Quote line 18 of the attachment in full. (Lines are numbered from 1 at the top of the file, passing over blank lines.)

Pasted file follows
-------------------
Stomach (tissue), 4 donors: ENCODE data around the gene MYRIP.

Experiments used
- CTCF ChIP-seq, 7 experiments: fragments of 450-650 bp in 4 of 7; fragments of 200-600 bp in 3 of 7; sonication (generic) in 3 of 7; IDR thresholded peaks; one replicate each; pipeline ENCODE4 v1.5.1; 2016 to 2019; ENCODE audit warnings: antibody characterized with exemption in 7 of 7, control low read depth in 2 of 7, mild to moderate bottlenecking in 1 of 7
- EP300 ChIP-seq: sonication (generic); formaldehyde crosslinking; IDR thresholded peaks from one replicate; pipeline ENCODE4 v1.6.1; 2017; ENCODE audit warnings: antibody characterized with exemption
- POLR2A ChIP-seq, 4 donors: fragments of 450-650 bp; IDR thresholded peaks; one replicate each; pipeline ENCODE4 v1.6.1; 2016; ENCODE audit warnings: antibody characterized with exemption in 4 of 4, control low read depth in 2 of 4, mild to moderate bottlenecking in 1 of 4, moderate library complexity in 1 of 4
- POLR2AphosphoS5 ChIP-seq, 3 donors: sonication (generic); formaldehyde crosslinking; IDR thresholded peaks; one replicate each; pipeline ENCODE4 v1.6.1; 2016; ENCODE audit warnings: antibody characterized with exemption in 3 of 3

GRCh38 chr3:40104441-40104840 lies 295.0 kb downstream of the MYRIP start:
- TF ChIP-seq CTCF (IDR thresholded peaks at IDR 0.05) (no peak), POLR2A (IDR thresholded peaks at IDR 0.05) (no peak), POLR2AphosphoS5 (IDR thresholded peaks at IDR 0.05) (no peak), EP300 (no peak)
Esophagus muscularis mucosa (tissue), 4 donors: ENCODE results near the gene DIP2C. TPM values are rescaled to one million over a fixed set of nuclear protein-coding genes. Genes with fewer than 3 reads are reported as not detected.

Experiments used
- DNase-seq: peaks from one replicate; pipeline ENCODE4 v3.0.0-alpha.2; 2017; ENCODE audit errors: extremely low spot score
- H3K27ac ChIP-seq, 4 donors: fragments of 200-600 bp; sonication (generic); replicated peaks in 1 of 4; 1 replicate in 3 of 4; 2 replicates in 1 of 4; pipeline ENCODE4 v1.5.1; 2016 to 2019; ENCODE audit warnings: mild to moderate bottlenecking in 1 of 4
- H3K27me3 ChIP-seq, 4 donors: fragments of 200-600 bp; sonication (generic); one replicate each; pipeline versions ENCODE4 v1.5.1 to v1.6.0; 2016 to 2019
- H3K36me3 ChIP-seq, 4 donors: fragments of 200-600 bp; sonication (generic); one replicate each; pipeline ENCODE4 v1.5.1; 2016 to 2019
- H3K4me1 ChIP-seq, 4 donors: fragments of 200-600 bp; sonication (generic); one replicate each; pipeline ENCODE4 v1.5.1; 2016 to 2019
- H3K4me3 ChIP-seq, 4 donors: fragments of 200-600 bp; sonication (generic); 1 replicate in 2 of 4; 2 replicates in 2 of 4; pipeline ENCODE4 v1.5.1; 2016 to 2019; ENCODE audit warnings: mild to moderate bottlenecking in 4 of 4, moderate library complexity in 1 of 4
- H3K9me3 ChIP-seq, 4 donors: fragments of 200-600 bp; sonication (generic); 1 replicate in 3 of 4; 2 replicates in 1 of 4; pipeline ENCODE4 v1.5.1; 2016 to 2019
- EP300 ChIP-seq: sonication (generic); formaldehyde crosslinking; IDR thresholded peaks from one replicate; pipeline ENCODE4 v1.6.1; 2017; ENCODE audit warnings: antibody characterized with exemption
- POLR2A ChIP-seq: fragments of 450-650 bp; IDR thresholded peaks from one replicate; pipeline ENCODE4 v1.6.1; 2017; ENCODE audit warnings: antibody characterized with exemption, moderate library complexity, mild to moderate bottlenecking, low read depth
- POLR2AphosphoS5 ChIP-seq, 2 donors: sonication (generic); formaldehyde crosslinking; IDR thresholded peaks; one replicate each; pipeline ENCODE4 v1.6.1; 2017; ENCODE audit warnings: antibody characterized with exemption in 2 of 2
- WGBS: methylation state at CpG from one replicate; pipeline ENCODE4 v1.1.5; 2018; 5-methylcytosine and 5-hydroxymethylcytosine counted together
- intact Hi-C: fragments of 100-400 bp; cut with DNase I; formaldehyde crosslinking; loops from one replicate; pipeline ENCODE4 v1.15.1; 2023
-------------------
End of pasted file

- EP300 ChIP-seq: sonication (generic); formaldehyde crosslinking; IDR thresholded peaks from one replicate; pipeline ENCODE4 v1.6.1; 2017; ENCODE audit warnings: antibody characterized with exemption